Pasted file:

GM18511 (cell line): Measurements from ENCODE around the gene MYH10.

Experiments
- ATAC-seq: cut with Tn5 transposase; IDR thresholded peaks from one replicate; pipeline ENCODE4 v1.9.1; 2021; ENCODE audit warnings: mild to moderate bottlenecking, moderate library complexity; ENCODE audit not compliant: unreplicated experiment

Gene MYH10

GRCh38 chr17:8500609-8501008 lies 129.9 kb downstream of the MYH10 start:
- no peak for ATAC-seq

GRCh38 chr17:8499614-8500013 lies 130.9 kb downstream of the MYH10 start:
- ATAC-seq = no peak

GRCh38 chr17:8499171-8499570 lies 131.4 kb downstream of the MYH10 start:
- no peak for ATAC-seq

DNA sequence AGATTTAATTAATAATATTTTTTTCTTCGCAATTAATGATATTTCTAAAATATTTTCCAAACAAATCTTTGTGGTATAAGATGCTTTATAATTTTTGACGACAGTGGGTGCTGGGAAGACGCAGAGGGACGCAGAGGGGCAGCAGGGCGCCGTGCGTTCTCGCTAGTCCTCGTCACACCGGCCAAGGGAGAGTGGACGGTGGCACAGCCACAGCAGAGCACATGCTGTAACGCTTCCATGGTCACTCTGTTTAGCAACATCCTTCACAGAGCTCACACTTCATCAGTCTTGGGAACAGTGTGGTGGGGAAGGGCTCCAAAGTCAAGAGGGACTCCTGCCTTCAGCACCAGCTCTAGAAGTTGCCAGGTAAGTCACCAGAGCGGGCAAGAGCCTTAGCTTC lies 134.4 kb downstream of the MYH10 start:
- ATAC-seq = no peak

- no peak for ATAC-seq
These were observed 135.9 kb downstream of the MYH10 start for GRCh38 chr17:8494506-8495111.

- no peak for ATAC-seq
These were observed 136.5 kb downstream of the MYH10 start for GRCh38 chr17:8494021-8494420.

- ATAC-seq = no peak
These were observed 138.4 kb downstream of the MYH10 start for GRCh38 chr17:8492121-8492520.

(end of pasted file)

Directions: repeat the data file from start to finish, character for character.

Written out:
GM18511 (cell line): Measurements from ENCODE around the gene MYH10.

Experiments
- ATAC-seq: cut with Tn5 transposase; IDR thresholded peaks from one replicate; pipeline ENCODE4 v1.9.1; 2021; ENCODE audit warnings: mild to moderate bottlenecking, moderate library complexity; ENCODE audit not compliant: unreplicated experiment

Gene MYH10

GRCh38 chr17:8500609-8501008 lies 129.9 kb downstream of the MYH10 start:
- no peak for ATAC-seq

GRCh38 chr17:8499614-8500013 lies 130.9 kb downstream of the MYH10 start:
- ATAC-seq = no peak

GRCh38 chr17:8499171-8499570 lies 131.4 kb downstream of the MYH10 start:
- no peak for ATAC-seq

DNA sequence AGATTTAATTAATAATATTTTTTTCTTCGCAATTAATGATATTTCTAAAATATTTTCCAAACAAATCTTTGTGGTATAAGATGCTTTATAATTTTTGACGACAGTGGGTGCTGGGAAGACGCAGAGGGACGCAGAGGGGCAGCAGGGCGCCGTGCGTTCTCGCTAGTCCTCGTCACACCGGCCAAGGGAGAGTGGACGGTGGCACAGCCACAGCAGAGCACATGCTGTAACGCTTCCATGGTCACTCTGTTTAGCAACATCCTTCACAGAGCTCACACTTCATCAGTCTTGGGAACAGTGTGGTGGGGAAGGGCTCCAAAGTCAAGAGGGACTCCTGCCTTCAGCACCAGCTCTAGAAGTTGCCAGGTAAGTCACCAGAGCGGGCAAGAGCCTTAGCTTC lies 134.4 kb downstream of the MYH10 start:
- ATAC-seq = no peak

- no peak for ATAC-seq
These were observed 135.9 kb downstream of the MYH10 start for GRCh38 chr17:8494506-8495111.

- no peak for ATAC-seq
These were observed 136.5 kb downstream of the MYH10 start for GRCh38 chr17:8494021-8494420.

- ATAC-seq = no peak
These were observed 138.4 kb downstream of the MYH10 start for GRCh38 chr17:8492121-8492520.